Walking is Not a Fitness Program

I perform a lot of one on one health and fitness consultations for our corporate clients. There is one thing in particular that comes up all the time that drives me a little crazy. Walking.


When I am talking to someone new I need to know what their current activity consists of, what they think they should be doing from an activity perspective, and what they can see themselves pursuing for physical activity.


At least a few time a week I am told that the person is going to start walking or has already started walking. Even more entertaining for me is when I am told that they started walking for fitness but they no longer do. Why is that entertaining? Because this is a great example of the inability of walking as a primary exercise source to make you healthier and keep you healthy for the rest of your life!


Your going to start walking? When did you stop walking? Don’t you already walk all the time everyday? When you go to the kitchen, go to your car, go to the bathroom, or go pretty much anywhere else during the course of your day?


This mindset is the same as people going to the gym and using 5 pound weights right before they pop over to the grocery store and life up 20 pound grocery bags. What was the point of the weight training?


I know, walking is better then sitting your lazy butt on the couch. I agree. As a fitness professional it is my job to educate people what the best options are, however, and to not be satisfied with mediocrity with relation to the public health.


Walking is not a good exercise program. It does not build strength well, it does not improve your cardiovascular fitness very well, it does not improve your body’s biomechanics, and it is not a very good calorie burner.


Yes, walking is better for you then sitting on the couch or riding around in one of those motorized chairs that were originally designed for injured and debilitated people and are now used for pacifying a lot of lazy people.


And before you get too stressed about my last paragraphs, I do recognize that there are benefits to walking. For people who are totally sedentary and need to initiate an exercise program getting walking will provide benefits for the first few weeks. The key is that we need to challenge the body further and not rely solely on walking for exercise.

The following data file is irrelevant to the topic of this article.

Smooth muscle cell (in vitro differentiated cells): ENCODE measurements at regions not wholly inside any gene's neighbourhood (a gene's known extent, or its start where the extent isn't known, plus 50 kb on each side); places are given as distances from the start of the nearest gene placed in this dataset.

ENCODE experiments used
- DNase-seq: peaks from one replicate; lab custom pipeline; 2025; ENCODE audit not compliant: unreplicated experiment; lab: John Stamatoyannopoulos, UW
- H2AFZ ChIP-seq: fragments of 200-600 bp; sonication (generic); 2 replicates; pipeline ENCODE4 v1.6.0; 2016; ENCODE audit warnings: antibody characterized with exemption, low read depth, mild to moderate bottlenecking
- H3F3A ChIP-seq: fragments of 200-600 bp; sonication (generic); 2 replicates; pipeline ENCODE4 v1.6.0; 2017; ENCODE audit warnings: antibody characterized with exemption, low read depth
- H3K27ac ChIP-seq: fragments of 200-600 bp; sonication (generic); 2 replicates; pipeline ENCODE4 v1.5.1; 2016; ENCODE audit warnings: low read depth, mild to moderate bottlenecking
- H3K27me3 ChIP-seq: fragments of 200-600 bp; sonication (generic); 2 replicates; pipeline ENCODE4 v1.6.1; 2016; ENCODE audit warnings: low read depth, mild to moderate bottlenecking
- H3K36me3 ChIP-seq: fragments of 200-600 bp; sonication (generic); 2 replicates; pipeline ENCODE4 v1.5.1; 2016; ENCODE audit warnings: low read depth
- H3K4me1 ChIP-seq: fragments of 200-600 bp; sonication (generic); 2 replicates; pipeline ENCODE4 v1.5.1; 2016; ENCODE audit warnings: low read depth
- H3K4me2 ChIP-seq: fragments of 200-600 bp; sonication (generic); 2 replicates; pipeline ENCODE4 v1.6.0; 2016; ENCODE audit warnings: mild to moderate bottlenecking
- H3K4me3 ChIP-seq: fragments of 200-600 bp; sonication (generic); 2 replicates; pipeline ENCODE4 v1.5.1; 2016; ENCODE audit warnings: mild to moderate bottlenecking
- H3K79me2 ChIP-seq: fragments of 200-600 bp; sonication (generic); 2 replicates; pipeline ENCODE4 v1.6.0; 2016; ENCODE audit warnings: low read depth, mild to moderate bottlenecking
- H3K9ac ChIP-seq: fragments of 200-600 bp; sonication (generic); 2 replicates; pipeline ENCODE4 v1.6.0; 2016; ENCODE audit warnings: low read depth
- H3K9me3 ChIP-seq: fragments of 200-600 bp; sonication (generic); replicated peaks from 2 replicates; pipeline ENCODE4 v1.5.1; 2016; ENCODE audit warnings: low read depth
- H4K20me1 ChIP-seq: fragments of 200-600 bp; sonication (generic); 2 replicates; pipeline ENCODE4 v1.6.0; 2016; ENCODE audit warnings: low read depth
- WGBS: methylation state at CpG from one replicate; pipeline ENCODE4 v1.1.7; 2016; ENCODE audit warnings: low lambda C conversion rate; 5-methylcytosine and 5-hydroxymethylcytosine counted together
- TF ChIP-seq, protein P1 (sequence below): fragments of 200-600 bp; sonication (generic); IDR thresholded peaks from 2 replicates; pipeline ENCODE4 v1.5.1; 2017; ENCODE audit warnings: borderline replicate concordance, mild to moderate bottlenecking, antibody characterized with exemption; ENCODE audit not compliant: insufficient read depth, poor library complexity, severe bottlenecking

Let’s go through the list:


Strength: Walking is endurance based, not strength based. You will not build a lot of strength walking. In order to build strength you need to move your muscles through their full range of motion and be working the muscles through resistance.

Cardiovascular Health: Walking is not a good cardio exercise. It does not elevate the heart rate very much, especially for already moderately active people. If you want to improve your cardiovascular fitness you need to challenge it. If you are not breathing hard and sweating you are not working hard to make improvements to your cardio system.


Your Bodies Biomechanics: This is simply a fancy term for the way your body is supposed to move. Your joints and muscle are designed to work through full ranges of motion and full movement ranges. Essentially, you should be able to squat down and touch your butt to your heels and you should be able to do a pushup and get your chest to the floor (a little generalized but this is a blog, not a textbook!).


Walking does not force your body to work through this full range of motion. After a long enough period of time with improper movement patterns your body begins to lose the ability to maintain those patterns. Muscles begin to shorten and tighten, joints lose their flexibility, and balance and coordination begins to decrease.


Calorie Burn: You are not going to burn many calories walking, at least not compared to walking up stairs, hiking, playing tennis, swimming, or any other host of activities. Sure, you will burn more then you would if you sat on the couch, but we have already discussed that.


Walking is not a fitness program. It is a safety net. It is in your life to get you places and to stop you from becoming so sedentary that your body shuts down.


When you want to start a fitness program you do not start walking. Try rock climbing, mountain biking, swimming, pushups, hiking, martial arts, strength based yoga. Move your body, breath hard, challenge your muscles, work your body!